In The Movie, at least. The novel states that this is absolutely not the case, and that Eli does care for Oskar.
Why is Håkan jealous of Oskar? In the book it's clear he's a pedophile whom Eli keeps on a tight leash, but the movie audience can infer that Håkan met Eli the same way Oskar did.
Eli treats Oskar a great deal better than Håkan. There aren't any friendly interactions between Eli and Håkan in the movie - either yelling or jealousy. Even if Håkan and Eli once had feelings for each other and it had faded over the years, surely they would be closer. The book's explanation seems more plausible than that Håkan and Oskar are similar.
Crowning Moment of Heartwarming: When Eli shows Oskar what he looks like through her eyes: handsome and strong. Admit it, after all the crap he went through, and with all his insecurity, that was a welcome Mood Whiplash to such a dark novel.
Esoteric Happy Ending: There are two outcomes of the ending; one is that Oskar takes on the role of The Renfield for Eli and procures blood for her for the rest of his life, the other (endorsed by Word of God) is that she turns him into a vampire. It's the closest thing to it for Oskar and Eli.
Fridge Brilliance: In the remake, Abby tells Owen to strike back hard against the bullies to get them to stop, and to use his knife if they keep harassing him. She then tells him that she will help him if all else fails. Owen's confrontation with the bullies plays out in that exact order: Owen strikes Kenny with a pole to defend himself. When the bullies return much later for revenge, Owen attempts to defend himself with his knife, but that fails, so Abby helps him. And boy, does she help him.
The puzzles. At first, it may seem like an ordinary child's hobby; however, vampire lore holds that vampires (and other supernatural creatures) cannot resist puzzles or riddles.
Fridge Horror: A rare instance where there is possibly more of this than straight-up scares.
In particular, the interpretation that Oskar is going to become Eli's new guardian... which directly implies that, since Eli is Really 700 Years Old, that Håkan could easily have been in the same position as Oskar was at one point. On the DVD commentary, John Ajvide Lindqvist says that he likes that the movie is ambiguous on this matter, but that it was not the story he intended when he wrote the book.
Also, Eli assures Oskar that she didn't steal money from people she's killed. She claims people gave it to her. How a pretty but androgynous 12-year old waif gets money from strangers is not explained. In the book, Håkan is a pedophile and that explains his attraction and devotion to Eli. So, the theme is still subversion to darkness or vices, but in a different way. Håkan represents the darkness associated with the fact of who Eli has to be to survive, while Oskar represents the light. Eli is more than fine with stringing Håkan along to get what she needs, and Håkan is a much more morally repugnant figure with less to pity than portrayed in the movie.
An easily overlooked detail in the original movie half explains this. One of the toys in Eli's apartment is a silver and gold Faberge puzzle egg. So presumably she has been hording wealth for centuries. Now where she got it in the first place....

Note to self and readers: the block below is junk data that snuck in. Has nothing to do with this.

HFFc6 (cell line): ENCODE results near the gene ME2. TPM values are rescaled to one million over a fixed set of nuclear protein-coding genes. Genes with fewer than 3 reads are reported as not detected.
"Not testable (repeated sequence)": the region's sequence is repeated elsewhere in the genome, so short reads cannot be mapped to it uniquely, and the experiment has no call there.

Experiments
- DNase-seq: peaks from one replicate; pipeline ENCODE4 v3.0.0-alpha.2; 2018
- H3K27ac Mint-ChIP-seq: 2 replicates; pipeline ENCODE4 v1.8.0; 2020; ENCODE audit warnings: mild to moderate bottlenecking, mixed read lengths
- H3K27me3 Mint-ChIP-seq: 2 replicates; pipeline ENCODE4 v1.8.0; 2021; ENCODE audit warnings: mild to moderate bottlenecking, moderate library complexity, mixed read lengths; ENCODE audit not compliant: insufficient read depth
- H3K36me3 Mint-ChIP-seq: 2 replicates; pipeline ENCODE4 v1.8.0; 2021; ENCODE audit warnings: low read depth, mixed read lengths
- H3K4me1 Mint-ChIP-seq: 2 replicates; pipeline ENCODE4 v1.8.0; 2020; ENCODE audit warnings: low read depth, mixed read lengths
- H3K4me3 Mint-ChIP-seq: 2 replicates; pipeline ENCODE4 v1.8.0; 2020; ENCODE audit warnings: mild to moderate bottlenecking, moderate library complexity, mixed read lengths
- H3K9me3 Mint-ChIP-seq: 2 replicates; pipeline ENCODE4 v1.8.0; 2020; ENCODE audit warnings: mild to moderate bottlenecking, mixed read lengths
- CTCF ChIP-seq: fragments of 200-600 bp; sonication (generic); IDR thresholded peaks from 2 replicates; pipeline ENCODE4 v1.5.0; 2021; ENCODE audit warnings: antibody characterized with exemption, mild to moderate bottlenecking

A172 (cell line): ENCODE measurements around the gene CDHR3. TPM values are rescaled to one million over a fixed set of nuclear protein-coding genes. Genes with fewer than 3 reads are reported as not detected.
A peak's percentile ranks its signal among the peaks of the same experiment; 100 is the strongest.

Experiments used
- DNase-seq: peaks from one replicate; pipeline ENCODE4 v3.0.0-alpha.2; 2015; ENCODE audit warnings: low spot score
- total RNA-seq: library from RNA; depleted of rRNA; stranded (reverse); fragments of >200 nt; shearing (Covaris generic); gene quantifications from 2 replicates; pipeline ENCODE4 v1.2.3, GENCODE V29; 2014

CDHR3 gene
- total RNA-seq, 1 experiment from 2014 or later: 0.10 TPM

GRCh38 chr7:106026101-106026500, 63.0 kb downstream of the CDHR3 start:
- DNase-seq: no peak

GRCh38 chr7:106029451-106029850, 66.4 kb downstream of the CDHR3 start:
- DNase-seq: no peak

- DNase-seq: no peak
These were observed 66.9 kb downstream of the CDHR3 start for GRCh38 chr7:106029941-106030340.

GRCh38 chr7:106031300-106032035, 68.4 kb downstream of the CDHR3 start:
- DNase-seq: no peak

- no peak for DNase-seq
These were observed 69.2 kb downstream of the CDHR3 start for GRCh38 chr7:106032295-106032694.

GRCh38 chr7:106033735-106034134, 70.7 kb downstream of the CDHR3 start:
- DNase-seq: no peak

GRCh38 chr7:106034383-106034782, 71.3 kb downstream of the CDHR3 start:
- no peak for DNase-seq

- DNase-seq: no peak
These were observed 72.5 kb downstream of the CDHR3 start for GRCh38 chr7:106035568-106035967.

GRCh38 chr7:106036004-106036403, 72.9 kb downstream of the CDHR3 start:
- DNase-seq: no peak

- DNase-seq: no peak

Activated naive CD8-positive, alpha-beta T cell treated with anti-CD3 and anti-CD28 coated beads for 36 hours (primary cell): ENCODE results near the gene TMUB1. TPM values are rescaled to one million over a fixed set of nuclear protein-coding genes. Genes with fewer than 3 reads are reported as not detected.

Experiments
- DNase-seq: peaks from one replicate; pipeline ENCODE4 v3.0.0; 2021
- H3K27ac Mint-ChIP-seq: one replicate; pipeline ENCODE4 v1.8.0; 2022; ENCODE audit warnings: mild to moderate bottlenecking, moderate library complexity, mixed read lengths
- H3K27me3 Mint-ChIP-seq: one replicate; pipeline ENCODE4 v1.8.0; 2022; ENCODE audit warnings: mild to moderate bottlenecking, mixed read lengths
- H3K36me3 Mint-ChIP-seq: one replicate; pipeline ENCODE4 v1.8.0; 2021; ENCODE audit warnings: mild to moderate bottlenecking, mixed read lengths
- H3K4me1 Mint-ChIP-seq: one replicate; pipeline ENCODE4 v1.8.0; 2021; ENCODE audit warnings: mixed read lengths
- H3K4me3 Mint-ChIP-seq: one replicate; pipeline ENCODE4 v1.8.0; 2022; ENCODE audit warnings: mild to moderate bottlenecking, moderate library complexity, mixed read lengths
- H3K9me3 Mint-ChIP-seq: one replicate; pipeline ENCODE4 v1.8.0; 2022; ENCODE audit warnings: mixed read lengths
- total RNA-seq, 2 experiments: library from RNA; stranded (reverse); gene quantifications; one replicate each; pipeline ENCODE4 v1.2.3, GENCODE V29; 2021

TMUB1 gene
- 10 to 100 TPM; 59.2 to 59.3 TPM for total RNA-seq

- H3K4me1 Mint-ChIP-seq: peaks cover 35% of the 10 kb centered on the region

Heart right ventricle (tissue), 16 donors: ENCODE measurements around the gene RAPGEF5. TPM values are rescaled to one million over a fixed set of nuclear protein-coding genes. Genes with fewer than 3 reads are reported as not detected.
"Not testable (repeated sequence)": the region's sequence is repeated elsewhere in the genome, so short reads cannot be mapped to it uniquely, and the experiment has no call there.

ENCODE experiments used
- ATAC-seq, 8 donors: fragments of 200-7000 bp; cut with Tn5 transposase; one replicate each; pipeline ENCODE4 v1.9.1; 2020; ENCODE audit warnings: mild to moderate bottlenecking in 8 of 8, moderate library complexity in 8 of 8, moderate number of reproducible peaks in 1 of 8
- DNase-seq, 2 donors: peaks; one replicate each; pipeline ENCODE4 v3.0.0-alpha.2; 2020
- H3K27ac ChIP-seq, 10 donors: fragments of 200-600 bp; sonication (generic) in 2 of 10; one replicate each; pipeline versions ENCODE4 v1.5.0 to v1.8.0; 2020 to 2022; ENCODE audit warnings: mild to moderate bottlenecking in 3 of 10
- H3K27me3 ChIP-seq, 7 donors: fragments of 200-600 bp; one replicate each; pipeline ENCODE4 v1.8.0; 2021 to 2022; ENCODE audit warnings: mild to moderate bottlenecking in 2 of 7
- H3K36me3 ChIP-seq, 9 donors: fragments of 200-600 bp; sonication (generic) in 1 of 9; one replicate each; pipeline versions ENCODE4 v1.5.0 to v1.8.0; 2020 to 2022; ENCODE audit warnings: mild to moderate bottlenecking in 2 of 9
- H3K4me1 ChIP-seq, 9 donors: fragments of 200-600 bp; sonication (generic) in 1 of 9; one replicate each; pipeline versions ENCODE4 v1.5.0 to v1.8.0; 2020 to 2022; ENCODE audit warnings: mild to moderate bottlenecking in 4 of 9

This post discusses a rather dark interpretation of the significance of the Now & Later jingle in the remake.
Fridge Logic: How did that teenage pimp know Håkan was a pedophile just by looking at him?
It's mentioned that the place they were in was a relatively well-known spot to pick up child prostitutes. Håkan was looking around in a way that probably made the pimp guess he was there for that reason.
Let Me In casts Chloe Moretz as the vampire girl who's steadily soaked in her own blood if not invited properly. Moretz would later be cast as Carrie.
It's the Same, Now It Sucks: The remake has several scenes that are word-for-word from the original. This has not gone unnoticed. Especially since Reeves promised a new, different take on the novel and instead delivered another remake, complete with scenes and concepts that only existed in the Swedish film and weren't in the novel to begin with.
Moral Event Horizon: Jimmy and Kenny trying to kill Oskar (Owen) by drowning him in the school pool while the rest were distracted by a dumper fire. Even one of the other bullies felt was taking it too far.
Nausea Fuel: The book describes — in detail — Håkan orally raping a toothless child, and later attempting to rape Eli.
Cranked up to eleven when Eli as he escapes nigh rape, unwittingly traps Tommy inside the completely dark bomb shelter together with Disfigured!Mindless!Zombie!Rapist!Vampire!Håkan for several hours. Tommy manages to pullthrough, but is clearly not all that well adjusted aftewards.
In the remake, Abby's vampire attacks are considerably more brutal and violent, leaving the victims a bloody mess, and yet still alive as she feeds.
Special Effect Failure: Both films make questionable use of CGI, special mention going to the cats attacking Virginia in the Swedish version and Abby's vampire attacks in the US version.
Squick: Oh so abundant in the book, gets worse towards the end. It also includes a lot more detail on pedophilia than the film.
Tear Jerker: Virginia in the hospital, Lacke in the elevator (book only in both cases)
Eli breaking down when he contemplates his plan for leaving. Especially since it means leaving behind the only friend he's had for 200+ years. Not Growing Up Sucks indeed.
The Woobie: Seriously, is anyone in this story not a woobie? Even the mean ones end up horrifically.
Trans Equals Gay: Considering Eli and Oskar's relationship a Queer Romance is contingent on accepting this trope's claim as well. Granted, claiming that Eli is "trans" is also highly dubious at best, since he didn't exactly choose to be castrated and there may be other reasons why he lives as a female.